could leave the hospital when she
Three Negroes Are
Charged in Murder
GROESBECK, Mar. 2. uT<—Three,
negroes pleading guilty at Corsl-
cana today to attempting to wreck
a train were indicted here later in
the day lor murder, chai-rtd with
throwing Charles Hunter of Lew-
renceburg, Tenn., off a height train
near Kosse recently. The men were
"Sonny'' Miller, Cal English, and
Tom Henry Armstrong. P.uie.s Hunt-
er, a brother of the slain youth,
appeared as a witness before the
The negroes also wore indicted
for asault with intent io murder
and robbery with firearms. The
brother.! were robbed of a small
sum during the attack.
A special venire was called for'
the trials, beginning Thursday.
Mr. and Mrs. C. M. Lvon and
daughter, Bernlcc left Friday to.-
New Mexico where Mr. Lyon had
business to transact. Word receiv-
ed here yesterday stated that the
family was snowbound and could
net return as expected.
Mrs. Mullins Rites
To Be Held Today
Funeral services for Mrs. Dona
Belle Mullins, 50 years old. will be
conducted at the Stephenson Mor-
tuary at 2 o'clock this afternoon.
Rev. Tom, W. Brabham, nastor of
the First Methodist church will
preach the services. Burial will be
at Fairview cemetery.
Mrs. Mullins died Satuu'.ay af-
ternoon at the home of her son J.
W. Mullins, 007 N. Grace street..
Mrr. Mullins had been a resident
of this city for the past year. She
came, here from Marked Tree, Ark.
Surviving Mrs. Mullins are three
sons, J. W. and Edgar of Pampa,
and Ersklne of Vatiice, Cul„ three
daughters, Mrs. Florence Lauffer ot
Memphis, Tenn., Mrs. Opal Davl'.
of Marked Tree, and Clemine of
Pampa; two brothers, Dcc and Dun
Ccgglns, and one sister Mr:. Susie
Seals, all of Tupelo, Miss.
Will Probe Food
Supply of Nation
WASHINGTON, March 'J. re-
investigations by the Federal trade
commission and the justice depart-
ment, of "tendencies toward monop-
olistic control of the Nations food
supply" were recommended to the
senate today by its food price in-
Reporting on Its inquiry into the
prices of bread, meat, augur, milk
and other foods, the committee
headed by Senator Capper, Republi-
can, Kansas, said it had fcund "an
alarming tendency twoard the mo-
nopolistic control cf the food of
the Nation by a small group of
powerful corporations and combina-
VICTIM OF RACKETEERS
NBA New York Bureau
The mysterious murder of pretty Vivian Gordon, above, has added a
new melodramatic complication to New York's vice investigation. The
fodmer actress and fashion model, whose body was found at (he foot
cf a steep embankment, had previously threatened to reveal to author-
ities a "frame-up by police oficers and others." A search was instituted
for the driver of a taxi into which Miss Gordon was believed to have
been lured when her unknown slayer strangled her to death with a
FAT STOCK SHOW A'
AMARILLO. March 2. (4V-In a
colorful pageant that marked the
opsnlng night.. Miss Agnes Beasley,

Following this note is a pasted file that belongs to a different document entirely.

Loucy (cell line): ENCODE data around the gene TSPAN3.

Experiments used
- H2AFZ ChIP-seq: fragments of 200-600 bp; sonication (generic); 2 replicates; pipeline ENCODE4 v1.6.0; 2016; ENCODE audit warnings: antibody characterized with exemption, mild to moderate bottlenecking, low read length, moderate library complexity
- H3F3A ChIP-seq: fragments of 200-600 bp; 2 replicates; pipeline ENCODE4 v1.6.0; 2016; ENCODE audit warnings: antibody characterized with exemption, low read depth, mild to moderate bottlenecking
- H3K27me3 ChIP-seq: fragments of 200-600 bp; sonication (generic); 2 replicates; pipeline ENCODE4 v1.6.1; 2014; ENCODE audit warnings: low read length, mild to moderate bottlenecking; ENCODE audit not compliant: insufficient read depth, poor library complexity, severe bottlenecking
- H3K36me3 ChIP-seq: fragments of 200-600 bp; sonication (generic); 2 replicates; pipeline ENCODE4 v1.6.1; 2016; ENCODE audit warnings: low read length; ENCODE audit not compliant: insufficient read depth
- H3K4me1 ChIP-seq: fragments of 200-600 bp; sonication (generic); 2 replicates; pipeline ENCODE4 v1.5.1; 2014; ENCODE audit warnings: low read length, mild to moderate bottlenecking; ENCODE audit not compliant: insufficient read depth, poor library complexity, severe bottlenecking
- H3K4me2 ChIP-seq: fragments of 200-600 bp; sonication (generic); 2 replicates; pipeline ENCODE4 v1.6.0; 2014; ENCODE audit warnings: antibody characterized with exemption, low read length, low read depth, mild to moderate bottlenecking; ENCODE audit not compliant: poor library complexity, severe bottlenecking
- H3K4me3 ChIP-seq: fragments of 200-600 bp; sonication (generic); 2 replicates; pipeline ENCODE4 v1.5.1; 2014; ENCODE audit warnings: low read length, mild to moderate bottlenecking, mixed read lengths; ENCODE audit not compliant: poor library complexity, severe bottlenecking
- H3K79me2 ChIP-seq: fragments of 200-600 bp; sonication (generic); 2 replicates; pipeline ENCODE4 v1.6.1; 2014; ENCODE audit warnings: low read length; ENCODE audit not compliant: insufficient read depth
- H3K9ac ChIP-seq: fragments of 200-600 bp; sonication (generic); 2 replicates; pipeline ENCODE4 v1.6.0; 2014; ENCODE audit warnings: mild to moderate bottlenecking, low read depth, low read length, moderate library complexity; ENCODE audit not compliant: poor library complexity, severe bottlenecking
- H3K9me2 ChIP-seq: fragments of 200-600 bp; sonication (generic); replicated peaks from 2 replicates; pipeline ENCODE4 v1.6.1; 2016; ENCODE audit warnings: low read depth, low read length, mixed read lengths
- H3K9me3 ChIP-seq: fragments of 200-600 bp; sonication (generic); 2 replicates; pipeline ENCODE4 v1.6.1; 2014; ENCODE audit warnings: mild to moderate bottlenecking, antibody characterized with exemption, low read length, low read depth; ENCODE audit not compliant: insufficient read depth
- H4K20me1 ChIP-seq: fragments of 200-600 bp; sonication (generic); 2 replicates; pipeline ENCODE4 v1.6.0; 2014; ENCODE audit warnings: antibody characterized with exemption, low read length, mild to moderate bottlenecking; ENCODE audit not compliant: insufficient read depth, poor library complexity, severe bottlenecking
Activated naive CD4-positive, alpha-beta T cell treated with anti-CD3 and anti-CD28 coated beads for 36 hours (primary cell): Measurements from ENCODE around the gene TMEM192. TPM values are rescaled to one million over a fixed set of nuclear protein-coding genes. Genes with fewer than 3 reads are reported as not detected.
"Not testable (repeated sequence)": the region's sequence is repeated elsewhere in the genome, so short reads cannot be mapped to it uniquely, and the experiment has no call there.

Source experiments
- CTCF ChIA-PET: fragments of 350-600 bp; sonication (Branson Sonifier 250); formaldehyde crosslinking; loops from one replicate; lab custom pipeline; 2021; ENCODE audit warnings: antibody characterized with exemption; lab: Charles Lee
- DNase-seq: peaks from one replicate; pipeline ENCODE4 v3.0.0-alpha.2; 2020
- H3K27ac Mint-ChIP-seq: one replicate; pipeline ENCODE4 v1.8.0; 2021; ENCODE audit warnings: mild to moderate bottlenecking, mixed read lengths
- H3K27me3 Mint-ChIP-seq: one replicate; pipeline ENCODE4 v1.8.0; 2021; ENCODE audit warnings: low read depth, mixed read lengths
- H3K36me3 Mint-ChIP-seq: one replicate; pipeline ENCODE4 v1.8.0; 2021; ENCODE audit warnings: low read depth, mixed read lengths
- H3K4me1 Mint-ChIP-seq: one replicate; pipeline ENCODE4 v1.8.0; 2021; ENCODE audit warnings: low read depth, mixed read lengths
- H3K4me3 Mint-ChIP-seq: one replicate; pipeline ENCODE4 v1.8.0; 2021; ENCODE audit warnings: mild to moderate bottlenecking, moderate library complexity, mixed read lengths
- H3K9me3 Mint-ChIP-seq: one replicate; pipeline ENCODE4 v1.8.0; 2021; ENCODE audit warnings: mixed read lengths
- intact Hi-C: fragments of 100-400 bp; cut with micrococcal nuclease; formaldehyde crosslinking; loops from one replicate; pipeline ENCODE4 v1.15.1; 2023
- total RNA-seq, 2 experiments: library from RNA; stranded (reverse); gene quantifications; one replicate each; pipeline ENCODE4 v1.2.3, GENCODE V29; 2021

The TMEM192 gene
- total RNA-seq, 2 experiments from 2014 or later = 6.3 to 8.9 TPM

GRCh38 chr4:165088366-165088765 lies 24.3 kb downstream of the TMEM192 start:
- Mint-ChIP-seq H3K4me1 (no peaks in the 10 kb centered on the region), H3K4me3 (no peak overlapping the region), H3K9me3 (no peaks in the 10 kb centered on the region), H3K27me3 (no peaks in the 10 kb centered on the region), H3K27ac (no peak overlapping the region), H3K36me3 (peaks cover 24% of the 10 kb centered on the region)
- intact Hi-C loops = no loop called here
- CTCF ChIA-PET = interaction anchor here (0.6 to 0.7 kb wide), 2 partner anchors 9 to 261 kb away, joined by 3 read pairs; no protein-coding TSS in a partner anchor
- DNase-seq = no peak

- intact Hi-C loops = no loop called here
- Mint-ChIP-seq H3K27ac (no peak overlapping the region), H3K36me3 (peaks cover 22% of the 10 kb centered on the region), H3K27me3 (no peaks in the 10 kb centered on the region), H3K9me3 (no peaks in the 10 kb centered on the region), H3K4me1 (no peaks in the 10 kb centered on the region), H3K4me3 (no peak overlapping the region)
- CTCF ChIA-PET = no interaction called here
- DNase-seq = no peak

daughter cf J. N. Beasley, promi-
nent Amarillo grain man, and sis-
ter cf Irene Beasley, widely known
vaudeville and recording grtl«t. to-
night was crowned queen or Aina-
rillo's first annual fat stock show.
Princesses ant! maids of honor in
the queen's court carne from two
dozen Panhandle cities. Farmer
Oovernor R. C. Dillon of New Mex-
ico was master of ceremonies. A ball
for the queen and her court at this
city's new university club was sched-
uled to follow the coronation.
Visiting cattlemen, here for the
annual convention of the Panhandle
Livestock Producers association,
made merry tonight. Their first
business session, which will include
the election of officers, was post-
poned until tomorrow, many mem-
bers of the association being delay-
ed by snow-blocked roads. The pres-
ident,, Joe Snccd, was stuck in a
snowdrift north ol th'- Canadian
river. , .
Entries in the stock show arrived
tonight in spite of road conditions.
Stock judging will begin Tuesday
when awards will be made In pig
club and swine departments. More
than 100 entries had been listed. An
auction sale will follow the Judging.
Baby beeves will be paraded In the
show ring tomorrow, but they will
not be judged and sold until Thurs-
Sold to Barrett
E. O. Barrett, lor the last three
years a cleaner with the No-D-Lay
cleaners, has purchased that busi-
ness from C. L. Nance. Mr. Nance
has operated the No-D-l<uy clean-
ing plant for the last four years.
Mr. Barrett took over the man-
agement of' the business yesterday
Mrs. J. M. McDonald, wife of the
Oil and Oae supervisor of the Rail-
way commission, is seriously HI at
her home on North Gray street.
HELD IN CONNECTION
WITH TAYLOR DEATH
Paul Nlsbet yesterday afternoon
waived preliminary heating and his
bond was set at $2,000 by Justict
of the Peace James Tood, Jr. Nlsbet
was arrested In LeFou Saturday
night by officers of the sheriff's
department in connection with the
fatal shooting or C. H. Taylor, Jan
27 near LeFors.
Last week a jury in 114th dis-
trict court found Charles "Uittle
Chuck" Wilscn guilty of the mur-
der and sentenced him to 20 years
in the penitentiary. N'.sbet was the
chief state witness in the trial.
On the basis of newly discovered
evidence, the 31st district grand Jurv
which convenes here next Monday